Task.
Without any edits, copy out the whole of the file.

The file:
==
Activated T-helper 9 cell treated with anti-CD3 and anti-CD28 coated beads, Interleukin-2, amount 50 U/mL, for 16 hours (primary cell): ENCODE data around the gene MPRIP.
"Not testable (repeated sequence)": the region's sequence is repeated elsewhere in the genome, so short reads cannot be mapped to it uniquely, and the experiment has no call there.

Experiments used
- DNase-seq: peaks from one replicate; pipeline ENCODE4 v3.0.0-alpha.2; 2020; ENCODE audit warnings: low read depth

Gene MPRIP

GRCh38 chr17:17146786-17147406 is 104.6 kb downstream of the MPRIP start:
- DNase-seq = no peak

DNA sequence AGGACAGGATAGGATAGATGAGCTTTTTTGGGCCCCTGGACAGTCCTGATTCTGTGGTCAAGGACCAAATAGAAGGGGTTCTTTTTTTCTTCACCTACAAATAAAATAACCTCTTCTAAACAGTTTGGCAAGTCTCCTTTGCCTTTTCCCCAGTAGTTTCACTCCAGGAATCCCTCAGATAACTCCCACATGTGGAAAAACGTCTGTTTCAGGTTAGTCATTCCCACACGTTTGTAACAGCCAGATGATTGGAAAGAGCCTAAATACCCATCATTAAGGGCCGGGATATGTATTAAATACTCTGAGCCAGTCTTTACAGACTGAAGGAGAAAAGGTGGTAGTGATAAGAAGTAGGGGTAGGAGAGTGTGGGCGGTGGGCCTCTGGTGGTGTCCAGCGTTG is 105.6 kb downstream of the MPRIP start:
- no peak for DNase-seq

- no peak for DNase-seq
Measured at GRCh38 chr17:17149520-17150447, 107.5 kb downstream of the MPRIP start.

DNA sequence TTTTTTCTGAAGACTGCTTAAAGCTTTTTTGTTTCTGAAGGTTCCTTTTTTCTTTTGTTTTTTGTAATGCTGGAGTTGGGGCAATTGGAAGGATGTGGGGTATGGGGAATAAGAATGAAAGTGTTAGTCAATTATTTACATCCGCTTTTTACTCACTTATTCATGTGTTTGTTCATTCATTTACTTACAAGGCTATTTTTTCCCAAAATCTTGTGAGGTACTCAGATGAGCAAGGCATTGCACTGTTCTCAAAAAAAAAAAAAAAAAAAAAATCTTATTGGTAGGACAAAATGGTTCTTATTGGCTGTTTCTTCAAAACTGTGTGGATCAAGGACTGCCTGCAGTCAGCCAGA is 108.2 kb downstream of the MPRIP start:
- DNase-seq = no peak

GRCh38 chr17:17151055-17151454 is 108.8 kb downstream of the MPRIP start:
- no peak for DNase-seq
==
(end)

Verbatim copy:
Activated T-helper 9 cell treated with anti-CD3 and anti-CD28 coated beads, Interleukin-2, amount 50 U/mL, for 16 hours (primary cell): ENCODE data around the gene MPRIP.
"Not testable (repeated sequence)": the region's sequence is repeated elsewhere in the genome, so short reads cannot be mapped to it uniquely, and the experiment has no call there.

Experiments used
- DNase-seq: peaks from one replicate; pipeline ENCODE4 v3.0.0-alpha.2; 2020; ENCODE audit warnings: low read depth

Gene MPRIP

GRCh38 chr17:17146786-17147406 is 104.6 kb downstream of the MPRIP start:
- DNase-seq = no peak

DNA sequence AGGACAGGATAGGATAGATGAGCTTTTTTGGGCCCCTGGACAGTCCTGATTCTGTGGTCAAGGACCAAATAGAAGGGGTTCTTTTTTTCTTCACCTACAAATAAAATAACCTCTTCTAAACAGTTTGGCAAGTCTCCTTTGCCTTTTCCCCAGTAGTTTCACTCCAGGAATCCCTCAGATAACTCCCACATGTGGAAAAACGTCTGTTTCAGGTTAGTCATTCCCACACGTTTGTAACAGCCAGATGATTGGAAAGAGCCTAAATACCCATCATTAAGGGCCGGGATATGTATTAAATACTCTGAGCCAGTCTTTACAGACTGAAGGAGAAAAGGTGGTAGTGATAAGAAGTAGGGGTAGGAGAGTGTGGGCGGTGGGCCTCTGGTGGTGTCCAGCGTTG is 105.6 kb downstream of the MPRIP start:
- no peak for DNase-seq

- no peak for DNase-seq
Measured at GRCh38 chr17:17149520-17150447, 107.5 kb downstream of the MPRIP start.

DNA sequence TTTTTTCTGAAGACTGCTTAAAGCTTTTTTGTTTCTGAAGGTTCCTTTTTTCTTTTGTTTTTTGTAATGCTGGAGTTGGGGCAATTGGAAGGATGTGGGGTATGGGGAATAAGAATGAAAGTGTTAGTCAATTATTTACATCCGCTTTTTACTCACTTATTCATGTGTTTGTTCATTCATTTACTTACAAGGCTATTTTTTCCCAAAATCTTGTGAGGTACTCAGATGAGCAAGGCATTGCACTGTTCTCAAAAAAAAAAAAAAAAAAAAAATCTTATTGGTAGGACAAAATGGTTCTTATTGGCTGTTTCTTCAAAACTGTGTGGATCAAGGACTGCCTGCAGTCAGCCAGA is 108.2 kb downstream of the MPRIP start:
- DNase-seq = no peak

GRCh38 chr17:17151055-17151454 is 108.8 kb downstream of the MPRIP start:
- no peak for DNase-seq